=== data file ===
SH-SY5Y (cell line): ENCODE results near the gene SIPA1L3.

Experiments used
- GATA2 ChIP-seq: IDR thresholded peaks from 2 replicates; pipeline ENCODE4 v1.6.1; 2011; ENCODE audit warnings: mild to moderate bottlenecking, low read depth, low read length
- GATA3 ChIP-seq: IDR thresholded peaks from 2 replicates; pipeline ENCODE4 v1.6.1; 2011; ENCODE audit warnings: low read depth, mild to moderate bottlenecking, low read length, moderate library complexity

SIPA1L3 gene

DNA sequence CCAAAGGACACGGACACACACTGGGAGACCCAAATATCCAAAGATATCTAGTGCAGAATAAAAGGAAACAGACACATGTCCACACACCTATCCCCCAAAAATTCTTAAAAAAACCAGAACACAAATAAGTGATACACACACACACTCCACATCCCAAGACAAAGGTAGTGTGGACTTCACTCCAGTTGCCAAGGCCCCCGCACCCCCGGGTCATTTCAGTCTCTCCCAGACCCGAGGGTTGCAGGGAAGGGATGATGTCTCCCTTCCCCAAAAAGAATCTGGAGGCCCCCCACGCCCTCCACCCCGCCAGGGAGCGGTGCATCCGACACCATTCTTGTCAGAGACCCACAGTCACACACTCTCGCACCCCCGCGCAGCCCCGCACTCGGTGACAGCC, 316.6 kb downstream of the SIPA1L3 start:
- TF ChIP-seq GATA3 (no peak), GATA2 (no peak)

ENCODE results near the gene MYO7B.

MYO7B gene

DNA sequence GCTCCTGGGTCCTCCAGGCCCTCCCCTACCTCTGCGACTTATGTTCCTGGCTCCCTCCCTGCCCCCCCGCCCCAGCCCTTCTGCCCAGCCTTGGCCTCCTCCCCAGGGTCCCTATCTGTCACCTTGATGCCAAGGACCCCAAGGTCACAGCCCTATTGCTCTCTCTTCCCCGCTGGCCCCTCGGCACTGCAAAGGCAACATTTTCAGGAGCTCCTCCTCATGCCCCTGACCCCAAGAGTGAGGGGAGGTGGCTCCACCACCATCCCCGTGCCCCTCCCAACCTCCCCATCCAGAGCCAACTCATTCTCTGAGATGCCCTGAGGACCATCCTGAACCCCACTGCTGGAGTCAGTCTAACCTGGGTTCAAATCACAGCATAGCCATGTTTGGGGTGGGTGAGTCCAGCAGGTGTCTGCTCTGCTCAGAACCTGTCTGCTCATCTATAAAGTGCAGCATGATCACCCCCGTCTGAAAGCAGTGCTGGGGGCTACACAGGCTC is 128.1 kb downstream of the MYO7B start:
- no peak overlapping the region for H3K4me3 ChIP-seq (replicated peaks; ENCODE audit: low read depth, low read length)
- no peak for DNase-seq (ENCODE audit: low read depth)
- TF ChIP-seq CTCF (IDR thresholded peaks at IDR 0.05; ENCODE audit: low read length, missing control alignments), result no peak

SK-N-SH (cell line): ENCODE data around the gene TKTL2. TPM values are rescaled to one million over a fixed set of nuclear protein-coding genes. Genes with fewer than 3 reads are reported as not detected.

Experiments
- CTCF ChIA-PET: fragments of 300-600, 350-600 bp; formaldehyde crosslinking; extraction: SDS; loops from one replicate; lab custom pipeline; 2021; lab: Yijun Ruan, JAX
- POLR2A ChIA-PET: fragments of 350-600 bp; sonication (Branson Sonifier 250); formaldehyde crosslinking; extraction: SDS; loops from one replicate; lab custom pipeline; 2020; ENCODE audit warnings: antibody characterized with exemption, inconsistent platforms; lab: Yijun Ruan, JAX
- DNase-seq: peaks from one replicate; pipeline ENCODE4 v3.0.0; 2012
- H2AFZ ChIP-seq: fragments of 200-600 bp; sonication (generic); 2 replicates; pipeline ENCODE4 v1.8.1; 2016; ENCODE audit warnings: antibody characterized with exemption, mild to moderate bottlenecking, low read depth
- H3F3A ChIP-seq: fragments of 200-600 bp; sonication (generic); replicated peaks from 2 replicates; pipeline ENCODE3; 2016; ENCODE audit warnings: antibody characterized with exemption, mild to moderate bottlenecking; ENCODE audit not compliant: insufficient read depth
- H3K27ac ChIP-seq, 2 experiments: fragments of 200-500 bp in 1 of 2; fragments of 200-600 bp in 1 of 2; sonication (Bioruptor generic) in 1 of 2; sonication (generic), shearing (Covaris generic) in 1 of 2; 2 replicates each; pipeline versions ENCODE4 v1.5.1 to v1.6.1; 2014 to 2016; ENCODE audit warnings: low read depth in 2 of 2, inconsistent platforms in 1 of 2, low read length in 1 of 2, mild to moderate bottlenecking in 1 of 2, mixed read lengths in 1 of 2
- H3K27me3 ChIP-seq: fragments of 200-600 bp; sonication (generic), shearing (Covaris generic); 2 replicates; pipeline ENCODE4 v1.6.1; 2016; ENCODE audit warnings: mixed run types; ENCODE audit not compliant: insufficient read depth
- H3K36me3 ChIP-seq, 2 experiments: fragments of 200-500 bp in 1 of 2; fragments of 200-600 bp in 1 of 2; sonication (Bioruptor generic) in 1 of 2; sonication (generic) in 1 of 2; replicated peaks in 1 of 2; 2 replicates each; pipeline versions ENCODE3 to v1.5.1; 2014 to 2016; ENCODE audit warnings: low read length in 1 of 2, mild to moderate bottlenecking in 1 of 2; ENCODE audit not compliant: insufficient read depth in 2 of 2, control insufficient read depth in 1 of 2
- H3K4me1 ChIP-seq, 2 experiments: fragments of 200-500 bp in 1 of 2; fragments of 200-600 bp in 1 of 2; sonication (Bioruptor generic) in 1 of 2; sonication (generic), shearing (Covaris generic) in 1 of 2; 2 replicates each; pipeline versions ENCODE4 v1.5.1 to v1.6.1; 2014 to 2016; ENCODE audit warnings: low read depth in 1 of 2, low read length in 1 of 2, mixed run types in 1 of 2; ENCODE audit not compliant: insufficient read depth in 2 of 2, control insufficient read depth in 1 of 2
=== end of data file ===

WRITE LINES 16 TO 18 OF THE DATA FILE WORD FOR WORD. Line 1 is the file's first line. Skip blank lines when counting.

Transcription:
- CTCF ChIA-PET: fragments of 300-600, 350-600 bp; formaldehyde crosslinking; extraction: SDS; loops from one replicate; lab custom pipeline; 2021; lab: Yijun Ruan, JAX
- POLR2A ChIA-PET: fragments of 350-600 bp; sonication (Branson Sonifier 250); formaldehyde crosslinking; extraction: SDS; loops from one replicate; lab custom pipeline; 2020; ENCODE audit warnings: antibody characterized with exemption, inconsistent platforms; lab: Yijun Ruan, JAX
- DNase-seq: peaks from one replicate; pipeline ENCODE4 v3.0.0; 2012